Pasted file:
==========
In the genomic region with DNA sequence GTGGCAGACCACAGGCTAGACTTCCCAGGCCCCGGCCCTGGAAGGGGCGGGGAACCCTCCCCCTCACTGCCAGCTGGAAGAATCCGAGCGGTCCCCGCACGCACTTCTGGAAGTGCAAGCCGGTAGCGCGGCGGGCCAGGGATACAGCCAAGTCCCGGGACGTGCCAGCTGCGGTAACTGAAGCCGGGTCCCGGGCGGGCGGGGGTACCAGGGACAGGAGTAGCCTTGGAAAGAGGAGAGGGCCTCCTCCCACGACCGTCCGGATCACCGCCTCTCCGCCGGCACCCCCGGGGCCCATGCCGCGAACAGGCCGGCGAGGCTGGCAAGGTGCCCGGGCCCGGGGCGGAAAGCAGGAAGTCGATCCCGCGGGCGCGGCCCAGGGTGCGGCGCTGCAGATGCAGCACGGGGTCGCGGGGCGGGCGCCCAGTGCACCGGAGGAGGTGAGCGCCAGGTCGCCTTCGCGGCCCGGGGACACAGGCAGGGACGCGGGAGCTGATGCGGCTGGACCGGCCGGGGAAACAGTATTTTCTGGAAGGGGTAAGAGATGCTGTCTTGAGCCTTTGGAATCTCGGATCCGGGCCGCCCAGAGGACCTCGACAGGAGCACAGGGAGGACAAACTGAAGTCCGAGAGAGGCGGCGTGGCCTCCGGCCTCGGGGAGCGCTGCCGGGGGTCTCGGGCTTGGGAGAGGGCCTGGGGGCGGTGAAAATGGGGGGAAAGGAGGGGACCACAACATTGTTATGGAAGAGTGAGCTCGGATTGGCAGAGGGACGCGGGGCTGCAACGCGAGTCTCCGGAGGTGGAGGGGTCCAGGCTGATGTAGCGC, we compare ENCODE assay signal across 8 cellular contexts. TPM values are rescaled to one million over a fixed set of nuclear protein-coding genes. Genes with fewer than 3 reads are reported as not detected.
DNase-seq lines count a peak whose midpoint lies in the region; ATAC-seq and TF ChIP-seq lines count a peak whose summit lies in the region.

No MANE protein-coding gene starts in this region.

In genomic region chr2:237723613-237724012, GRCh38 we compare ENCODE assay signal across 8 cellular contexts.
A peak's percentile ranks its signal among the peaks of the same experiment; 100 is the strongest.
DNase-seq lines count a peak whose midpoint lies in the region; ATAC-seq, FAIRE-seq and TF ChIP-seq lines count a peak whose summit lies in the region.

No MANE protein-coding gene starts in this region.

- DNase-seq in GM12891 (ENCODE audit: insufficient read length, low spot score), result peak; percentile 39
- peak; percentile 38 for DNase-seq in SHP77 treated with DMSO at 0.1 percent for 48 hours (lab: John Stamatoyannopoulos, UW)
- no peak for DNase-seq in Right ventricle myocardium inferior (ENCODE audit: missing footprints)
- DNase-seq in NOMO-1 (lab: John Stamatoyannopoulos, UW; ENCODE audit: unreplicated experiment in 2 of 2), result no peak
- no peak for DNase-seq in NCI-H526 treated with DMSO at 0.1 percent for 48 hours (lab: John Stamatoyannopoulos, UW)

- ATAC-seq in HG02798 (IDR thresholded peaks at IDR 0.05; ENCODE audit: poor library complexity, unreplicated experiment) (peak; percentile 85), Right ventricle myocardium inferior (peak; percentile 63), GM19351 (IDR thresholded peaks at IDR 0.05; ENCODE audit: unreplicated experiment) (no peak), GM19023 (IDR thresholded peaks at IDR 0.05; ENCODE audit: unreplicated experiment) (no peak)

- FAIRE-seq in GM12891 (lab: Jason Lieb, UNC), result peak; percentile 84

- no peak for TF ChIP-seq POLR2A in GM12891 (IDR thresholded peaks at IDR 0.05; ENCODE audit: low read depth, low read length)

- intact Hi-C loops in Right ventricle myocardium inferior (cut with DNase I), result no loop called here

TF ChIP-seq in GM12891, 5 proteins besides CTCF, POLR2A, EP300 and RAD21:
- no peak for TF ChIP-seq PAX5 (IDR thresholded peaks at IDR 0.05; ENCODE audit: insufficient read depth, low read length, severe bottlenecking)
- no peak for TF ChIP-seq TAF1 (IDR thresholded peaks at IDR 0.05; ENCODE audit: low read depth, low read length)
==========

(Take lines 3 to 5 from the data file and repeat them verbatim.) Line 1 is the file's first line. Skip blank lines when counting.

No MANE protein-coding gene starts in this region.

In genomic region chr2:237723613-237724012, GRCh38 we compare ENCODE assay signal across 8 cellular contexts.
A peak's percentile ranks its signal among the peaks of the same experiment; 100 is the strongest.